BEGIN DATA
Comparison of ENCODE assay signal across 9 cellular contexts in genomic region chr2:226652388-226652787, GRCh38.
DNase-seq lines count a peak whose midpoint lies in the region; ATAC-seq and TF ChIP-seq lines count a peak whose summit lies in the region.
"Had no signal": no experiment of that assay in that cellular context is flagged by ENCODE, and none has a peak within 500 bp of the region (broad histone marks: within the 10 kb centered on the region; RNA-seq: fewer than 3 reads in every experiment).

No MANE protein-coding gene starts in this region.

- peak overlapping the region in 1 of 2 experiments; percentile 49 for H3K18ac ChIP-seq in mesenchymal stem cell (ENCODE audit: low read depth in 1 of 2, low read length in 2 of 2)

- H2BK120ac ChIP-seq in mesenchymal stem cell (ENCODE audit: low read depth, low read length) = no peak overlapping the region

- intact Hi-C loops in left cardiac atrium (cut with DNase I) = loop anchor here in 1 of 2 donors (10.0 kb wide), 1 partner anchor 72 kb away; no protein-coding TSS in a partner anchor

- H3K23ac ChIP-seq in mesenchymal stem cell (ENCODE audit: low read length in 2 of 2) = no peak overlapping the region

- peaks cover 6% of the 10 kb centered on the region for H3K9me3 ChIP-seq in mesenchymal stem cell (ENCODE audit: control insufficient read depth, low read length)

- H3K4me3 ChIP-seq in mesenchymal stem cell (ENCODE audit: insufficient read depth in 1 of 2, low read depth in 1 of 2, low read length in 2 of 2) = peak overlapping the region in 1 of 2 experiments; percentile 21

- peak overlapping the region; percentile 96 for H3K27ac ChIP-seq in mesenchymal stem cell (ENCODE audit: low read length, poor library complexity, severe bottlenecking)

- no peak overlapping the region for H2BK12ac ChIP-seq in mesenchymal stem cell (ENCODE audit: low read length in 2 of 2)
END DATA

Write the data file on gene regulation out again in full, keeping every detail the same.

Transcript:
Comparison of ENCODE assay signal across 9 cellular contexts in genomic region chr2:226652388-226652787, GRCh38.
DNase-seq lines count a peak whose midpoint lies in the region; ATAC-seq and TF ChIP-seq lines count a peak whose summit lies in the region.
"Had no signal": no experiment of that assay in that cellular context is flagged by ENCODE, and none has a peak within 500 bp of the region (broad histone marks: within the 10 kb centered on the region; RNA-seq: fewer than 3 reads in every experiment).

No MANE protein-coding gene starts in this region.

- peak overlapping the region in 1 of 2 experiments; percentile 49 for H3K18ac ChIP-seq in mesenchymal stem cell (ENCODE audit: low read depth in 1 of 2, low read length in 2 of 2)

- H2BK120ac ChIP-seq in mesenchymal stem cell (ENCODE audit: low read depth, low read length) = no peak overlapping the region

- intact Hi-C loops in left cardiac atrium (cut with DNase I) = loop anchor here in 1 of 2 donors (10.0 kb wide), 1 partner anchor 72 kb away; no protein-coding TSS in a partner anchor

- H3K23ac ChIP-seq in mesenchymal stem cell (ENCODE audit: low read length in 2 of 2) = no peak overlapping the region

- peaks cover 6% of the 10 kb centered on the region for H3K9me3 ChIP-seq in mesenchymal stem cell (ENCODE audit: control insufficient read depth, low read length)

- H3K4me3 ChIP-seq in mesenchymal stem cell (ENCODE audit: insufficient read depth in 1 of 2, low read depth in 1 of 2, low read length in 2 of 2) = peak overlapping the region in 1 of 2 experiments; percentile 21

- peak overlapping the region; percentile 96 for H3K27ac ChIP-seq in mesenchymal stem cell (ENCODE audit: low read length, poor library complexity, severe bottlenecking)

- no peak overlapping the region for H2BK12ac ChIP-seq in mesenchymal stem cell (ENCODE audit: low read length in 2 of 2)